fraction is a number of the form ±\dfrac{\textit{a}}{\textit{b}}, where a and b are positive integers. The number a is called the numerator and b is called the denominator. The numerator tells you the number of equal parts, and the denominator tells you how many of those parts make up a whole. Often fractions are numbers that fall between integers.  Fractions are also used to show division.

Equivalent Fractions

A fraction that has a common factor in both the numerator and denominator is equal to the fraction with the common factor canceled.

\dfrac{6}{10} = \dfrac{3}{5}
(factor 2 in numerator and denominator of \dfrac{6}{10})

Multiplying the numerator and denominator of a fraction by the same (non-zero) number also gives a new fraction which is equivalent to the original fraction.

\dfrac{3}{5} = \dfrac{6}{10} = \dfrac{9}{15} = \dfrac{12}{20}
\\[2ex]\dfrac{3 × 2}{5 × 2} = \dfrac{\,6\,}{10} = \dfrac{6 × 2}{10 × 2} = \dfrac{\,12\,}{20}

    • If a fraction’s numerator and denominator are equal (e.g. \dfrac{5}{5}), the fraction is equal to 1.
      (All 5 pieces of a cake that is cut into 5 pieces is 1 whole cake.)
    • A fraction that has zero as its numerator (e.g. \dfrac{0}{5}) is equal to zero.  (Zero pieces of the cake that is cut into 5 pieces.)<br>
    • A fraction that has zero as its denominator (e.g. \dfrac{8}{0}) is undefined. It isn’t an integer or a rational number.<br>

Simplifying Fractions

To simplify fractions, one method is to use the GCF (greatest common factor)

Divide the numerator and denominator by the GCF to reduce the fraction.

Always reduce fractions to the simplest terms.

The GRE always puts fractions in the lowest possible terms, so you should reduce any fractions to the simplest terms before going to the answer choices. If the GRE answers weren’t in simplest form, there could be confusion about the right answer because there could be two answer choices that were equivalent (e.g., \dfrac{1}{2} and \dfrac{2}{4}).

A fraction with a negative numerator or denominator is equivalent to a negative fraction.
\\[2ex]-\dfrac{\,3\,}{5} = \dfrac{\,-3\,}{5} = \dfrac{\,3\,}{-5}

If both numerator and denominator are negative, the fraction is positive.
\\[2ex]\dfrac{\,-3\,}{-5} = \dfrac{\,3\,}{5}

Reduce \dfrac{275}{525} to lowest possible terms.


Look for the GCF.

\dfrac{275}{525} = \dfrac{11×25}{21×25} = \dfrac{11}{21}

Express \dfrac{26}{16} as a mixed number in lowest terms.


Find the integer, then simplify the fraction.

\dfrac{26}{16} = 1\dfrac{\,10\,}{16} = 1\dfrac{\,5\,}{8}

Another method is to find the prime factors and cancel. This is discuss in the prior chapter.

Reduce \dfrac{220}{594} to simplest terms.


Do the prime factorization of the numerator and denominator. Cancel the common factors.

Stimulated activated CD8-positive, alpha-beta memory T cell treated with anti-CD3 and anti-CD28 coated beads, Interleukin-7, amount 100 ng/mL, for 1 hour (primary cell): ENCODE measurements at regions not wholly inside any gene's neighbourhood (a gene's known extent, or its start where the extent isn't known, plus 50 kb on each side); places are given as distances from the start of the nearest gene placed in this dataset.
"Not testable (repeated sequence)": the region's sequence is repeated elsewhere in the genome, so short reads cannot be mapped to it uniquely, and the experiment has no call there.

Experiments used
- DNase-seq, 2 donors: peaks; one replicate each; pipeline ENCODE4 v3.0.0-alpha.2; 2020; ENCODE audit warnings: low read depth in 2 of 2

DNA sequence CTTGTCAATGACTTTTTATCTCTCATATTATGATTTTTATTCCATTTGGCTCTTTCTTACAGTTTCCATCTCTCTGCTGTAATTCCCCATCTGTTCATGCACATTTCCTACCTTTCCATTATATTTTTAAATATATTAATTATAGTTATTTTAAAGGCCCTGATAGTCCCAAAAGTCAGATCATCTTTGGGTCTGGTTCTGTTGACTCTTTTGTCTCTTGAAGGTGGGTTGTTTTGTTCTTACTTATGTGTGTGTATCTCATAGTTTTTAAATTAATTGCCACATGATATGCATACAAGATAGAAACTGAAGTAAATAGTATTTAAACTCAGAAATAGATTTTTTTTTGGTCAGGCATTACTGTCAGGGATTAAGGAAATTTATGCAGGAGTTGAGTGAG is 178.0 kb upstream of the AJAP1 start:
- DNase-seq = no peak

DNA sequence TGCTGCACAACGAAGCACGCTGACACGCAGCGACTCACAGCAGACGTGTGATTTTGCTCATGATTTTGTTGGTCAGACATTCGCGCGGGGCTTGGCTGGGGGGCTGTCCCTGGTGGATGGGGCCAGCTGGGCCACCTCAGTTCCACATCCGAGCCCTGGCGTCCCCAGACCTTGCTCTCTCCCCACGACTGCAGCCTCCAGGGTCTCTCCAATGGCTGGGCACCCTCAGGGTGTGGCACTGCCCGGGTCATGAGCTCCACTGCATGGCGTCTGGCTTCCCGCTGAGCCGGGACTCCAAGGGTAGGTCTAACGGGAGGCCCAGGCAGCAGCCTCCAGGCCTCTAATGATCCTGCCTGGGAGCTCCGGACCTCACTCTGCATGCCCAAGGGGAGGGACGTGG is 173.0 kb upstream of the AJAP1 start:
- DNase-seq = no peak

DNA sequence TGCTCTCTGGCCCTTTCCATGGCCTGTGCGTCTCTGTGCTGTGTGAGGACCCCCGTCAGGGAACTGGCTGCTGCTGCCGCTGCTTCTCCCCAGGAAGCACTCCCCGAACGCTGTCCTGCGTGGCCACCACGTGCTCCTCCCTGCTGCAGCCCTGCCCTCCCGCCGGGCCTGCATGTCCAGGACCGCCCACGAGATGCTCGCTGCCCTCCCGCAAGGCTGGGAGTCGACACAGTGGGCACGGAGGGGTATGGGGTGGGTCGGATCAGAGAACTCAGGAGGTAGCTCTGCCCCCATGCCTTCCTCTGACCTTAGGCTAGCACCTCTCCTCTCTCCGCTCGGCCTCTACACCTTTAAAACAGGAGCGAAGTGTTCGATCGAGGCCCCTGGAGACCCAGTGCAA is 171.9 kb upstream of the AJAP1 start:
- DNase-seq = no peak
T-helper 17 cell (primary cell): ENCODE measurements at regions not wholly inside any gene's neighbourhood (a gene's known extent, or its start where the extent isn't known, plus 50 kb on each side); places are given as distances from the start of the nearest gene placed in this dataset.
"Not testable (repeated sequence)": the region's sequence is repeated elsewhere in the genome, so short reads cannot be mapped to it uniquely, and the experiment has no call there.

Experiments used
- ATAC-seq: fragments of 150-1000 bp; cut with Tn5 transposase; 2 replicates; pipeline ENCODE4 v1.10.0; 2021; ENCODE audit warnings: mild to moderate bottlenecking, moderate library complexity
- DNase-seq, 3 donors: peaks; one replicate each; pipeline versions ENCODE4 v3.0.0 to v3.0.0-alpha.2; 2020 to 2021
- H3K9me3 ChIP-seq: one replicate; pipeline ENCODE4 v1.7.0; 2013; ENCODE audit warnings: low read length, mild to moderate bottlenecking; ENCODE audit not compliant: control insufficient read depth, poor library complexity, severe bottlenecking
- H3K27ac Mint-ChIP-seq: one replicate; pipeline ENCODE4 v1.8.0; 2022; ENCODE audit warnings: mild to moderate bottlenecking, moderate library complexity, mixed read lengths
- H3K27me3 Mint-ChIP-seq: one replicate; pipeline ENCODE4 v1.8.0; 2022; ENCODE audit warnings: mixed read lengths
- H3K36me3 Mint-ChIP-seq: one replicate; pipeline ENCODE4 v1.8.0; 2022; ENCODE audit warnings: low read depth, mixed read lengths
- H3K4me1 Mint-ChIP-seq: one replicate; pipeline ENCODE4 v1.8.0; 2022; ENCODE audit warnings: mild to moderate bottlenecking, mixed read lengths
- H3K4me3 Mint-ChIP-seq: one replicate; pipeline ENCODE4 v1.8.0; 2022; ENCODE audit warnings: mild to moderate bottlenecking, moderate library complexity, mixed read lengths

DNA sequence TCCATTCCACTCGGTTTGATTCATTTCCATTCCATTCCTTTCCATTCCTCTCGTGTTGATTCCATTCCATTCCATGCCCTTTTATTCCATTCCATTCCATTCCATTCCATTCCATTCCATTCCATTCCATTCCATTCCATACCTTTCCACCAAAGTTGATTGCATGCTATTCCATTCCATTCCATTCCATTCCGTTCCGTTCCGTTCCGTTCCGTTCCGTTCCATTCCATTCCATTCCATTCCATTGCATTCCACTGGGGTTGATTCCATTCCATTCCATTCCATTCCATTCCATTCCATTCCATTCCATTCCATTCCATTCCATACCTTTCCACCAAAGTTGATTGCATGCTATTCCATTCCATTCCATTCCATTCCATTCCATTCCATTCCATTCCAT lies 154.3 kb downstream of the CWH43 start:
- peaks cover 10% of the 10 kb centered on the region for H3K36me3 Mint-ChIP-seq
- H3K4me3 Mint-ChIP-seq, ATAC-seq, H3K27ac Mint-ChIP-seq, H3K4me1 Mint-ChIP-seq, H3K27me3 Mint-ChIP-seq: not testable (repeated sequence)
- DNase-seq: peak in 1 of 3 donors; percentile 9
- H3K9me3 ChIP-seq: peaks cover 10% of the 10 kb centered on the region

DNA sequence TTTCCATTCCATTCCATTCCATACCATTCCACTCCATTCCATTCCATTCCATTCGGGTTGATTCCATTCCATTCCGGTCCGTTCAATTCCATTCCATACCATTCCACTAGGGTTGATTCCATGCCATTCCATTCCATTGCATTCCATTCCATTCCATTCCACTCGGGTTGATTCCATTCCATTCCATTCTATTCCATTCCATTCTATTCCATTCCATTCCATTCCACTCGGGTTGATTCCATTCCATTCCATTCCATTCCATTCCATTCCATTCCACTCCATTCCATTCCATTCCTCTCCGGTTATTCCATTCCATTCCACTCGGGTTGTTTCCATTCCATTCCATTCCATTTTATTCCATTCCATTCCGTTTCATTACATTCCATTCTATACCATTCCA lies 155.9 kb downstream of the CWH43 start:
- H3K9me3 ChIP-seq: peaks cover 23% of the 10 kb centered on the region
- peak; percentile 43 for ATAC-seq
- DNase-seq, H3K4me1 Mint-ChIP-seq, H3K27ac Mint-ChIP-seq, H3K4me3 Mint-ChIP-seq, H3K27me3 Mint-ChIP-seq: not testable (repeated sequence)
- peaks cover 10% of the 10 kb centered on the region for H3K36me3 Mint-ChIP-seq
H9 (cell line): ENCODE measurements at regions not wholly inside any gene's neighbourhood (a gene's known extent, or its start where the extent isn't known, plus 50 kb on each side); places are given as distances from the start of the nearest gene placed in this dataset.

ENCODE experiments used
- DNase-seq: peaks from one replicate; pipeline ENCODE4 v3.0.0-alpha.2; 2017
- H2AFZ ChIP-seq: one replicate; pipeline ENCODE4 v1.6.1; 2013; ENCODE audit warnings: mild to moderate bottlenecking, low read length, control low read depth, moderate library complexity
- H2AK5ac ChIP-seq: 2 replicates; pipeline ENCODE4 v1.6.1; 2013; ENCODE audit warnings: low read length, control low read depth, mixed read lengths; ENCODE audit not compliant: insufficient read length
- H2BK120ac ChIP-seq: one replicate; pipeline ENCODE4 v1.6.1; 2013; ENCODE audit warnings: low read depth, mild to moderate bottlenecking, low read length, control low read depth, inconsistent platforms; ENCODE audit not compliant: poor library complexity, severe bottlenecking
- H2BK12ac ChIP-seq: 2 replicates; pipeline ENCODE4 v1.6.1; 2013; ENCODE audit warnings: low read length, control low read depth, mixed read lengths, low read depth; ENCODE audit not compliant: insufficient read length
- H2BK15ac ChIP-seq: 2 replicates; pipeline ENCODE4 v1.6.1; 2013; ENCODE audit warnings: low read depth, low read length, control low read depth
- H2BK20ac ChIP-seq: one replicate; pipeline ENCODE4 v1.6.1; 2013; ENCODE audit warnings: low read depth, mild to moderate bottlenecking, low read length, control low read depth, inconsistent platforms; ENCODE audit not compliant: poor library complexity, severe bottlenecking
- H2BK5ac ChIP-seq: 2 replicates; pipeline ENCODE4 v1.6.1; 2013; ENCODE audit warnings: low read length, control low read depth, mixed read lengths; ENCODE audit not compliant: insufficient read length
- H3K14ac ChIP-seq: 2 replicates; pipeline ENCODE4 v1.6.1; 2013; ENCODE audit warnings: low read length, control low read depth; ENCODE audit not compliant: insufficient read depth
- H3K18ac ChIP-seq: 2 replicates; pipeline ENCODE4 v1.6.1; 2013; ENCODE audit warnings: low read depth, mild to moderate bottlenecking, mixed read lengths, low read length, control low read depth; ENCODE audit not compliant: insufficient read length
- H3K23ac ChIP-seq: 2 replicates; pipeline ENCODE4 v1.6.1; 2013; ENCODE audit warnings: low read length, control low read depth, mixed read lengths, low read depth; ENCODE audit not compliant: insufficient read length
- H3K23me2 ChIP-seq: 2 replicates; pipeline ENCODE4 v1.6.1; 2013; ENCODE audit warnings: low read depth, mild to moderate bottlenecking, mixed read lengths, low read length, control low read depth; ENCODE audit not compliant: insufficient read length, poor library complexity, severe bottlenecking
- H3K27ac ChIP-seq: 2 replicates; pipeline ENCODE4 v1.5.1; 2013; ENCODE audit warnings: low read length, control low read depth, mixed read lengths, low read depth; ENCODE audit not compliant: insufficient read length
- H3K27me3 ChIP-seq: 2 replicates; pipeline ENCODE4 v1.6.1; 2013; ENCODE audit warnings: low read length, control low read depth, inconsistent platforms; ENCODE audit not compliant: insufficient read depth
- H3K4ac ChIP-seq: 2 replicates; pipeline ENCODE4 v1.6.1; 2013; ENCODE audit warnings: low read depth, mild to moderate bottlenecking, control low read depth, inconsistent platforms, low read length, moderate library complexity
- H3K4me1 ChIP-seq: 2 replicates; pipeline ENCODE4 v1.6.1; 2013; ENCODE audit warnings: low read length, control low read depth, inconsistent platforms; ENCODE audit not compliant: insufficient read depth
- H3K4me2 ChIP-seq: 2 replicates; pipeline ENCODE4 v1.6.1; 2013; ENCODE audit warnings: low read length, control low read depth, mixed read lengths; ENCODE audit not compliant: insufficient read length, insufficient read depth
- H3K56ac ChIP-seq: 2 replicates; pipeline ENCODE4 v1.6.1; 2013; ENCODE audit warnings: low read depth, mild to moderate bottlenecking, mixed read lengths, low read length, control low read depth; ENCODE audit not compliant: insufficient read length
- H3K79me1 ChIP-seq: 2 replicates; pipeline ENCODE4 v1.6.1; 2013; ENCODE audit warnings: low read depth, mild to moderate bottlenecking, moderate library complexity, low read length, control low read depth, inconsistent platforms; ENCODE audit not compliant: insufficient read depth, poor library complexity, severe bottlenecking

\dfrac{220}{594} = \dfrac{2×2×5×11}{2×3×3×3×11}

= \dfrac{2×5}{3×3×3} = \dfrac{10}{27}

Mixed Numbers

Mixed numbers are numbers that are an integer plus a proper fraction.

The number 4\dfrac{\,2\,}{3} is the integer 4, plus the fraction \dfrac{\,2\,}{3}

Any mixed number can be written as a fraction, and any fraction greater than 1 can be written as a mixed number.

Convert 4\dfrac{\,2\,}{3} into an improper fraction.


One whole is \dfrac{\,3\,}{3},
so 4 wholes  = 4 × \dfrac{\,3\,}{3} = \dfrac{\,12\,}{3}

Then add the fractions.
4\dfrac{\,2\,}{3} = \dfrac{\,12\,}{3} + \dfrac{\,2\,}{3} = \dfrac{\,14\,}{3}

To convert an improper fraction to a mixed number, divide the numerator by the denominator. The remainder will be the numerator of the fraction.

Convert \dfrac{79}{9} into a mixed number.


Divide the numerator by the denominator.
79 ÷ 9 = (8 × 9) + 7
The integer is 8, and the numerator of the fraction is the remainder, 7.
\\[1ex]\dfrac{79}{9} = 8\dfrac{\,7\,}{9}

Multiplying Fractions

How to multiply fractions:

        1. Cancel out any common factors that appear in numerators and denominators.
        2. Multiply all numerators to form one numerator and all denominators to form one denominato

Remember: you DON’T need a common denominator to multiply fractions!

Multiply:  \Big(\dfrac{6}{35}\Big)\Big(\dfrac{5}{18}\Big)


Factor the numerators and denominators. Cancel the common factors.

\Big(\,\dfrac{6}{35}\,\Big) \Big(\,\dfrac{5}{18}\,\Big) = \dfrac{6 × 5}{7 × 5 × 3 × 6}

= \dfrac{1}{7 × 3} = \dfrac{1}{21}

Multiply:  \Big(\dfrac{5\textit{x}^{\displaystyle{2}}}{6}\Big) \Big(\dfrac{9}{2\textit{x}}\Big)


Factor the numerators and denominators. Cancel the common factors.

\Big(\dfrac{5\textit{x}^{\displaystyle{2}}}{6}\Big) \Big(\dfrac{9}{2\textit{x}}\Big) = \dfrac{5 × \textit{x} × \textit{x} × 3 × 3}{2 × 3 × 2 × \textit{x}}